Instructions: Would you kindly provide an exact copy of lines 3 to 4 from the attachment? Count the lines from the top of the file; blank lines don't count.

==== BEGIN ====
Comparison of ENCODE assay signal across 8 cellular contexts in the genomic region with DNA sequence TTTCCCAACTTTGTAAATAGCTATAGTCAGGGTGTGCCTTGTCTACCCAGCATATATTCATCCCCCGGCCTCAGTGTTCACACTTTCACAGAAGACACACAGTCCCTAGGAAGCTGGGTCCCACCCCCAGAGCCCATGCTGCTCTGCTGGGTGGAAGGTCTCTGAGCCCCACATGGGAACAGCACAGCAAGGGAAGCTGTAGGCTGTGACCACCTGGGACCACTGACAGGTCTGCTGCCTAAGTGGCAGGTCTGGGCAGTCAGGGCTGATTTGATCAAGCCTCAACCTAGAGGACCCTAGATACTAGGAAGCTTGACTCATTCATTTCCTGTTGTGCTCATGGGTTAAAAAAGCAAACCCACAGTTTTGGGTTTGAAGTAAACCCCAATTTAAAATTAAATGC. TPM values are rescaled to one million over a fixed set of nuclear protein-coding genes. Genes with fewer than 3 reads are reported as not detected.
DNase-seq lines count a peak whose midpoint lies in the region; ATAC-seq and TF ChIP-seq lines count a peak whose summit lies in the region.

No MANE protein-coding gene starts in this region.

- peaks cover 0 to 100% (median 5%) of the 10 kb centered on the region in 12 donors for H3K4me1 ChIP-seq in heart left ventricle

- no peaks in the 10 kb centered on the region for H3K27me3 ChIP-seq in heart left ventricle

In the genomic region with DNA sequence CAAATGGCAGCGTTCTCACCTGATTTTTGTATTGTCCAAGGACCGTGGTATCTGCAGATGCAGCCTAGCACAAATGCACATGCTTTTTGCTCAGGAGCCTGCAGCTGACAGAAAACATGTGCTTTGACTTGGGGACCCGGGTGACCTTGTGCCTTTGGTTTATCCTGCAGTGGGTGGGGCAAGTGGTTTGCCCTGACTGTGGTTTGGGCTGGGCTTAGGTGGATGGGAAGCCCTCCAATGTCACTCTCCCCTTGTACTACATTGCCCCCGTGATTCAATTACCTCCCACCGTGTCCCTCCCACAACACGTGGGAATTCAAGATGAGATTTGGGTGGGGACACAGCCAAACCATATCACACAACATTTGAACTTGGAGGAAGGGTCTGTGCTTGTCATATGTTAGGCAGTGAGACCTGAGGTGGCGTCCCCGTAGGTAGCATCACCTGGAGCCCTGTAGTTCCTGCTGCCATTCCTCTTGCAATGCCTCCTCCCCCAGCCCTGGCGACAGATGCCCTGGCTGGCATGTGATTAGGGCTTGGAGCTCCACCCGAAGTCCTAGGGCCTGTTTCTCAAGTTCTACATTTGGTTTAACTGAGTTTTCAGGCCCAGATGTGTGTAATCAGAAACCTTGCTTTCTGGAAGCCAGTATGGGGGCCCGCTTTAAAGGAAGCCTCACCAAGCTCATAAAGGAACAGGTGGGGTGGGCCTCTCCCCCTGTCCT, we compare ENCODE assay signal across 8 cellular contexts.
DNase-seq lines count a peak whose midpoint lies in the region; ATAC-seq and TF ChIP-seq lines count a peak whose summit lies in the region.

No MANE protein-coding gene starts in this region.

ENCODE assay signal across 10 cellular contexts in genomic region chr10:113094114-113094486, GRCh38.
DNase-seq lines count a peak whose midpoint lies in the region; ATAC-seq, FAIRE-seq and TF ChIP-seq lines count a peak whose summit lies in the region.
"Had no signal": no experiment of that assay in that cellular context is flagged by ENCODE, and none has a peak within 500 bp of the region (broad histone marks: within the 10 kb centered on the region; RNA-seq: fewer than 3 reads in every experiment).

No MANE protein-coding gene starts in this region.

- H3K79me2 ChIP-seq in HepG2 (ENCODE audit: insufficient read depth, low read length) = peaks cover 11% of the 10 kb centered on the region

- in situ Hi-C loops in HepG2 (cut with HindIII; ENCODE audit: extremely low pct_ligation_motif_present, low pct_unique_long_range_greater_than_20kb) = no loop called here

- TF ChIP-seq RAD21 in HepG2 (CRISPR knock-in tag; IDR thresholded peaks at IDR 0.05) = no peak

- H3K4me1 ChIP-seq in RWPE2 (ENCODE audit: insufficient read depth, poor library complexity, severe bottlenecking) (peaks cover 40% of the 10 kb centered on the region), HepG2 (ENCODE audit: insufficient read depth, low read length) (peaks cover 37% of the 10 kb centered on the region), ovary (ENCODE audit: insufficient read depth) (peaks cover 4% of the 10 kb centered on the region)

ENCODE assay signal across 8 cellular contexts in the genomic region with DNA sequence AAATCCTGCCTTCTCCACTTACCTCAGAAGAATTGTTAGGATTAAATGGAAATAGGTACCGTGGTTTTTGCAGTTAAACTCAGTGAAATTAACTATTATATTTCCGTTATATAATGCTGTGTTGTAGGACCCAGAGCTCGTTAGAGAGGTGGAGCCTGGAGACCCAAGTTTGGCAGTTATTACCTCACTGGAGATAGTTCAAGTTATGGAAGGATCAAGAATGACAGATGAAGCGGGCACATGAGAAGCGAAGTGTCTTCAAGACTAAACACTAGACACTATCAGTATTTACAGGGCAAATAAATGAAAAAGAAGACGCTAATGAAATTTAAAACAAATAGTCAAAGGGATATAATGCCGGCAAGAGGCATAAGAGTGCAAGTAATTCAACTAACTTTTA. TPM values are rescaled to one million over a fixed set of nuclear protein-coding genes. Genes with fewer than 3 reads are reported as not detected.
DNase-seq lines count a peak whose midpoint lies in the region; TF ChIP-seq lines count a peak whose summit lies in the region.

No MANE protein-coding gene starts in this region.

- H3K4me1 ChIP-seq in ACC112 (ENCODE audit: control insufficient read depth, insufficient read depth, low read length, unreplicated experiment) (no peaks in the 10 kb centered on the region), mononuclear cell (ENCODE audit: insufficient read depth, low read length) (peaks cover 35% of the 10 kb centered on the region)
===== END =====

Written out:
No MANE protein-coding gene starts in this region.

- peaks cover 0 to 100% (median 5%) of the 10 kb centered on the region in 12 donors for H3K4me1 ChIP-seq in heart left ventricle